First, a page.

1. Try to separate yourself from the emotion in the situation and look at it from a neutral position. If we address things through purely through our emotions we can sometimes speak more hurtfully than necessary. Think about if roles were reversed, how would you want this message to be delivered to you?
  2. Develop your message thoughtfully with clearly explaining the impact they had but doing so from a loving intent.  Talk through it, write it out and replay it until you feel like you are presenting yourself well and keeping hurtful language out of it (sometimes that last part means you will have many revisions J).
  3. Practice with someone.  It could be a friend, family or a spouse but it is important that it is someone who will help from a non-judgmental point of view.  Often those closest to us will not be able to easily do this because they want to defend and protect us.  This can fuel our own anger and cause a larger divide in the relationship we are trying to mend.
  4. Go for it!  If you are truly approaching the situation with both self-love and love for the other person, your intent will be understood and respected.  If it is not, it may not be a healthy relationship for you to keep in your life.

As with most things, practice makes perfect and eventually you will be much better at addressing things in the moment.  Develop a routine of speaking up and standing up for yourself.  Not only will you feel better, but your relationships will grow and strengthen because of it.

Who Are You?

I want to know who you are.  I don’t want your name or any particular labels that have been given to you (unless they resonate), but what your soul would say if it were asked.

Why?  I want to know simply because I want you to know those things about yourself. 546699_488339164510904_704481975_n If you don’t take time to think about it and if no one ever asks, you may never truly find those answers.

We often hide parts of who we are.  We grow up putting on label after label so we can describe ourselves in a way others understand.  As we go through this process, we often start eliminating those that don’t seem appealing or acceptable to others.  For example, we may hear a child say “I am beautiful” but it is far less common to hear an adult say it.  This is something many take out as they begin to judge themselves or are judged by others.  It all starts when we are really young and before we know it, we forget what some of these things are.

We begin to define ourselves by what we do or who we are in relation to others.  Very few people start a conversation with a complete stranger with anything other than what we have chosen as circumstances in our lives such as a job, our marital status and if we have kids.  A few other “likes” or “dislikes” may come up but that is as deep as it often gets.  Sometimes we make lifelong friends with people who know everything about what has happened to us or things we have done, but we never disclose who we are.  It just never comes up.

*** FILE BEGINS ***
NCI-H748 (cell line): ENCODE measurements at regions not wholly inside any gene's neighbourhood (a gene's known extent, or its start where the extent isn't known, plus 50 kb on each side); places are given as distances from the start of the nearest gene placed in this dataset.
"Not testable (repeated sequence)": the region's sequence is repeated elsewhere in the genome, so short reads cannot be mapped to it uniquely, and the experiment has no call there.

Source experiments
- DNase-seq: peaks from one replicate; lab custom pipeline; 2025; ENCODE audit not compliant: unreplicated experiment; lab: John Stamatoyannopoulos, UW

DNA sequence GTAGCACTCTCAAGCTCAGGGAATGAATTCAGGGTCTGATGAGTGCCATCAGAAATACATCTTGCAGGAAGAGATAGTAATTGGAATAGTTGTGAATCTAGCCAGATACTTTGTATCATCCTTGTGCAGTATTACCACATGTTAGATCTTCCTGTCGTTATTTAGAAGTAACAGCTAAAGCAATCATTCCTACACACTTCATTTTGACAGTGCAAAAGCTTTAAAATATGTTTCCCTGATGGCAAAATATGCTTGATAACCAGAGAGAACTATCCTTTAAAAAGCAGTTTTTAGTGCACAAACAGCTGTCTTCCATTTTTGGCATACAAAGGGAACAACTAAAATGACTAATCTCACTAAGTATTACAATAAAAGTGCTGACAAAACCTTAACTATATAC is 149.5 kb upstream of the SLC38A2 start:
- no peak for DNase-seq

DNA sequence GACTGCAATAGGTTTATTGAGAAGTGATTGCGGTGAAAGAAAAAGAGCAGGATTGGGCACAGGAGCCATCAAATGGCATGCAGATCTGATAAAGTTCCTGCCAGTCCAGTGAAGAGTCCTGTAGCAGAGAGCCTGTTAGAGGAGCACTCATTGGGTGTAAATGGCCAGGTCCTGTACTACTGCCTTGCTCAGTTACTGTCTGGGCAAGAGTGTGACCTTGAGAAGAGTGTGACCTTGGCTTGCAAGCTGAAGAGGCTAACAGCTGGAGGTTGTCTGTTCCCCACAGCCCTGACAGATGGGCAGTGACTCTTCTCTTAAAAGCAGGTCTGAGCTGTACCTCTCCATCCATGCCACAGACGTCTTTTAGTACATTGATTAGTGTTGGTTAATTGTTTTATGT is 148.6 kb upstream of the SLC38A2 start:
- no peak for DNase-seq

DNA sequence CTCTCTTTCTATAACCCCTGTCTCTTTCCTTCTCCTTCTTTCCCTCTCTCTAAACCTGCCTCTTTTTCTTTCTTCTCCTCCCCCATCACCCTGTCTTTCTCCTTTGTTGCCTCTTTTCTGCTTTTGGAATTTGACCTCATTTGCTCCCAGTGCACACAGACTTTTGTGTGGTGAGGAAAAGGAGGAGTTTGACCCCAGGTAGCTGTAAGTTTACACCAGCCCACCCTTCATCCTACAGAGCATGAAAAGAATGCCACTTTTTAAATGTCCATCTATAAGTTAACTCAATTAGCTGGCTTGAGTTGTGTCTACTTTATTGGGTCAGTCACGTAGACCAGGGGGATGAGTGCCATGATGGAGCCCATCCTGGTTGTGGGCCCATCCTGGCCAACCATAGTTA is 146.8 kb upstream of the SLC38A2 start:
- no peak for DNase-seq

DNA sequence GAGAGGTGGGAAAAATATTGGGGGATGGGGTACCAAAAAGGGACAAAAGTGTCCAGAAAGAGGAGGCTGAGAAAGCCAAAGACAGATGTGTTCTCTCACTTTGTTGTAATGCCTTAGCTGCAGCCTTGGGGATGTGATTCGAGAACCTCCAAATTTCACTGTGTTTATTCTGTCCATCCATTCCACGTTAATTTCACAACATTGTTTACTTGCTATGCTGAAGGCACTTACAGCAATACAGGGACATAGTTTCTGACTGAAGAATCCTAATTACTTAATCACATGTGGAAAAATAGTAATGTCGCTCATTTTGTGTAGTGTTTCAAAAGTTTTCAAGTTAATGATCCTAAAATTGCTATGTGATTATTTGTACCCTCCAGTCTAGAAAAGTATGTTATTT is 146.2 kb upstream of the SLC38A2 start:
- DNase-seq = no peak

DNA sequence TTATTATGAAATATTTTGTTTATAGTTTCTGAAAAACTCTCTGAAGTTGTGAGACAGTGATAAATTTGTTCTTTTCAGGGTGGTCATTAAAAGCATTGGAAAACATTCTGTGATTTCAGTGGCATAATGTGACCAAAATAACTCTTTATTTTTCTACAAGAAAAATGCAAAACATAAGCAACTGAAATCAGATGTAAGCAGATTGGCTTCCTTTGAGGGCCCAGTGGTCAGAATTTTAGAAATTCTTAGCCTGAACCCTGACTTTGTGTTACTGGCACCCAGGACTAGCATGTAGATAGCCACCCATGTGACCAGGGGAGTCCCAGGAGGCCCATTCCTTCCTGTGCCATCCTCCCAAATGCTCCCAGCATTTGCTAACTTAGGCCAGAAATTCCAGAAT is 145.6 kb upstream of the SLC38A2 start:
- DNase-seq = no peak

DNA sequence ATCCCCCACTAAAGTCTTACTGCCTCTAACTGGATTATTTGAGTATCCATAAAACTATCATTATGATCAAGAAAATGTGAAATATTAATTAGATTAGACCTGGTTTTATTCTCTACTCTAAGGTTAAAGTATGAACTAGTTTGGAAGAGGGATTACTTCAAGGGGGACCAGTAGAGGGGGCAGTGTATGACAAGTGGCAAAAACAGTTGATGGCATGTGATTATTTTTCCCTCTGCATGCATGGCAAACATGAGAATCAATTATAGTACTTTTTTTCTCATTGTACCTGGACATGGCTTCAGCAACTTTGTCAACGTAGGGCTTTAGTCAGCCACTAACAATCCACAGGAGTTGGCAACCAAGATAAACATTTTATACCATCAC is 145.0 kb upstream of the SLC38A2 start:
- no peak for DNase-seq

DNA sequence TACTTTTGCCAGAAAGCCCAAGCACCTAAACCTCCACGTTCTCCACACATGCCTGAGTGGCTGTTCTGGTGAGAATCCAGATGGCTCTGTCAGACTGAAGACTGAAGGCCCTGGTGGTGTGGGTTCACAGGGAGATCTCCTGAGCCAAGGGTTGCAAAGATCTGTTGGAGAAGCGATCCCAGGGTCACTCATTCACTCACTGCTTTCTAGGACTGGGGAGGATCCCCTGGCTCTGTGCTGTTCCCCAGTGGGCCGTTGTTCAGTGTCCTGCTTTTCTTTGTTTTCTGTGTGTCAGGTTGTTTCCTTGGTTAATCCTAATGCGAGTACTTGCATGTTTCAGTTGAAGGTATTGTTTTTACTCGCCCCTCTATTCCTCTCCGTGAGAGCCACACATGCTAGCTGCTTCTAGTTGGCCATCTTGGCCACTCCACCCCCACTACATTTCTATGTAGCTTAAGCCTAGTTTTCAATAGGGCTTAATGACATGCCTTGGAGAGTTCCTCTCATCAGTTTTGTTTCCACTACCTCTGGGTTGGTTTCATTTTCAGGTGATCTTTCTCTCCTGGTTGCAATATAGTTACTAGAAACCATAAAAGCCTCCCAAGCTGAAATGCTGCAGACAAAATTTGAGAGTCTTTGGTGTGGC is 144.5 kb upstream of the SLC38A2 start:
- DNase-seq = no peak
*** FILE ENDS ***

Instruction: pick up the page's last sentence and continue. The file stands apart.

The reason this is a challenge is it is impossible to honor, respect and love yourself if you have no idea who that is.  How can you pursue things that serve you, serve your soul and your ultimate happiness if you don’t know what they are?  One reason that people sometimes struggle to find happiness is they are living a life that doesn’t serve their happiness.  Getting perspective is sometimes all we need to know what changes to make and get closer to happiness, even if it as simple as starting a new hobby.  Going through the motions of life you may never take the time to ask yourself so I am doing it for you.

Sit alone, with no one providing their input and opinion and write on the top of the paper Who am I?  Start the next line with I am… and list out everything that comes to mind.  Don’t judge what you write or feel guilty about those that you leave off that “should” be on it.  You may find things start to list out that are things you always wanted to do but hid from out of fear or judgment.  You are already all those things; you just haven’t lived the experience yet, accept them as truth.

If you find harmful or hurtful words come up then you can uncover areas that need your compassion and love.  These are beliefs you have that can be holding you back from your dreams.  Working through them so they are no longer on this list is critical in moving forward and uncovering self-love.

Allow the words to just come to you and don’t force them, you may be amazed at what you learn about yourself.  Below are pieces of my list, my husbands and other people I know who have done this exercise.

I am a writer.  I am a healer.  I am divine light.  I am a friend.  I am a musician.  I am full of energy.  I am peaceful.  I am joy.  I am a spiritual guide.  I am awesome.  I am a mother.  I am a husband.  I am an animal lover.  I am a student of life.  I am a teacher.  I am an artist.  I am crafty.  I am love.  I am a leader.  I am a speaker.  I am blessed.  I am living gratitude.  I am a dancer.  I am a dreamer.  I am a gypsy.  I am beautiful.  

Who are you? I would love if anyone wants to share some of theirs here; I promise you will be met with only unconditional love and support.  If not here, than share with someone you are close to.  The more you vocalize these, the more they become part of your daily life and you will be astonished on how amazing that can be.

Be Independent.

Judgment is detrimental in progressing towards our goals.  Whether it is our own self-judgment or judgment from others, we can get stuck in our lives if we let it control us.  It keeps us from having the courage to create the life we want in many ways.  When considering how many people are looking to live a fulfilling and happy life, finding a way to release ourselves from judgment seems to be more critical than ever.  Understanding it is necessary is one thing, finding a way to do it is another.  To take that first step, consider this quote: